Just as the military has its own set of rules and culture, it also has a certain way of doing things when it comes to divorce. If you're considering a divorce from someone who is currently serving in the military, it's important that you understand the different challenges you might face.
Service Members Civil Relief Act
Given the challenges of duty, the government established the Service Members Civil Relief Act (SMCRA) to offer military members protection from legal action when they are on active duty, such as deployment.
At their liberty, the service member can activate this act to postpone any legal proceedings until a period of up to 60 days from the last date of their active duty. If your spouse is not in favor of the divorce, you need to have patience as they may use this tactic to stall the divorce, and unfortunately, they will be well within their legal rights by doing so.
Uniformed Services Former Spouses' Protection Act
While the sacrifice of the service member is the most significant, your support efforts aren't overlooked. As part of the Uniformed Services Former Spouses' Protection Act, you may be legally entitled to certain benefits, even after the divorce is finalized. One of the most important benefits protected under this is your ability to secure a certain amount of the service member's retirement pay.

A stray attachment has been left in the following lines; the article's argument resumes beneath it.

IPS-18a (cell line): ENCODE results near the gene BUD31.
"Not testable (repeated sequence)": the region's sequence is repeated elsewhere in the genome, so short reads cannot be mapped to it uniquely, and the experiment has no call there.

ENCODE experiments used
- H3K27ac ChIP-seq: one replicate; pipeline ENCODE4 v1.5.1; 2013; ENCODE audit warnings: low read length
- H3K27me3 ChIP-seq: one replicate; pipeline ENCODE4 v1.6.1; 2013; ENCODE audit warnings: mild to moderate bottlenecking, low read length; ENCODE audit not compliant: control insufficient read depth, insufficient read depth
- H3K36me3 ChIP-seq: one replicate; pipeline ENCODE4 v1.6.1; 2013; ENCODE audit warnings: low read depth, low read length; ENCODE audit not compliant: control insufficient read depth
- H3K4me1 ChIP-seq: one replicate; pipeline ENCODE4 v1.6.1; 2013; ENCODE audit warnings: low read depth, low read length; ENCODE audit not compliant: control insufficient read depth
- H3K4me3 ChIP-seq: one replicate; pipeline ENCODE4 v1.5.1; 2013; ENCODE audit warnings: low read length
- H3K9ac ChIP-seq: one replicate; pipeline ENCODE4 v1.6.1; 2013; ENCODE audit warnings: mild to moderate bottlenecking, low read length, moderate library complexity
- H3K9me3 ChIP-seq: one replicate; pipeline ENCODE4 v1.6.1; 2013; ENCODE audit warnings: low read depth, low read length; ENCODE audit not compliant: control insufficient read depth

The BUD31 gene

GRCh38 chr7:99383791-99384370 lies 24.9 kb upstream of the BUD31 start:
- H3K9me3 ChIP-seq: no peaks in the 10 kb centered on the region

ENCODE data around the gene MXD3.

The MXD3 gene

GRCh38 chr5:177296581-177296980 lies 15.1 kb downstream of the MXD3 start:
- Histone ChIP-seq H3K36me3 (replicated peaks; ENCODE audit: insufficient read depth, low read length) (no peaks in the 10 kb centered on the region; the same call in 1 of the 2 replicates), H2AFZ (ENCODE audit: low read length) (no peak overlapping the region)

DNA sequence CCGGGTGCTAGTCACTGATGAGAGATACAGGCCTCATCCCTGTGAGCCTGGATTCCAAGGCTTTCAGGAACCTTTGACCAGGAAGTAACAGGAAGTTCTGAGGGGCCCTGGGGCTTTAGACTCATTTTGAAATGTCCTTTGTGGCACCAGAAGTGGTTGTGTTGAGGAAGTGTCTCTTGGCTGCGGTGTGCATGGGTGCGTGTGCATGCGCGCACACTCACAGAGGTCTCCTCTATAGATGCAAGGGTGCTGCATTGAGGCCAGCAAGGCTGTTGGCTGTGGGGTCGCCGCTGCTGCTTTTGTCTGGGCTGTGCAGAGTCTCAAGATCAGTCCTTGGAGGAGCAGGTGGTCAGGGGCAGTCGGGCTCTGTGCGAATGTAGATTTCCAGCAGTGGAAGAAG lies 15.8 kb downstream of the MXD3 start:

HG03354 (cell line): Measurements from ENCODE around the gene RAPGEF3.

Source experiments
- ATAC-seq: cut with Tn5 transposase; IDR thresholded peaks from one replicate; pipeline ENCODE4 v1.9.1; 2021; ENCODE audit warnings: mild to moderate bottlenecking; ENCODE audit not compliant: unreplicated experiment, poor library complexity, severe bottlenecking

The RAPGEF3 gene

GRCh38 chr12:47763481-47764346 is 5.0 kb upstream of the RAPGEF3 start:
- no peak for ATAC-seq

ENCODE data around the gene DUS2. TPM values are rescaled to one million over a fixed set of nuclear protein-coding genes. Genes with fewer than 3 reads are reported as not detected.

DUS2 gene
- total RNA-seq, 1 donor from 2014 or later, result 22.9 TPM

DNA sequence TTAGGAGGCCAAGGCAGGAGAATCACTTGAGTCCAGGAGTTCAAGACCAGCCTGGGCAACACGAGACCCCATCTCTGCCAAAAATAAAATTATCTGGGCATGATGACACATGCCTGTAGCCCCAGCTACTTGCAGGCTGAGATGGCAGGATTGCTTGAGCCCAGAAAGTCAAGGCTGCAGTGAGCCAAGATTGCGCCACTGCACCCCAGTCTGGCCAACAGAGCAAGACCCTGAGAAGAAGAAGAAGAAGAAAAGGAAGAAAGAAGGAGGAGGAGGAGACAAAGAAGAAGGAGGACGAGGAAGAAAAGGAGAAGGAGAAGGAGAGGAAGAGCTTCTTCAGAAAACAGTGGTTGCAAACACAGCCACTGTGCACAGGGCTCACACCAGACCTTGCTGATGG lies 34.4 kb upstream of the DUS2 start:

Provided you were married for at 10 years, and for at least 10 of those years your spouse served, you can be awarded a percentage of their retirement payment as part of the decree.
Unique Filing Requirements
When you're a part of the military community, home is thought to be wherever you're stationed. However, from a legal standpoint this isn't always the case. In some states, the only way to file for divorce is to become a legal resident. However, in other states, your spouse's orders are enough to allow you to file for a divorce within the state.
If you're stationed in a state that doesn't accept the military orders as enough to file for legal action, you will be required to file in your home state or the state listed on the service member's LES as their home of record.
An attorney is especially important when it comes to a military divorce considering its different requirements. An attorney will ensure you are adhering to these guidelines and most importantly, ensure your rights are protected.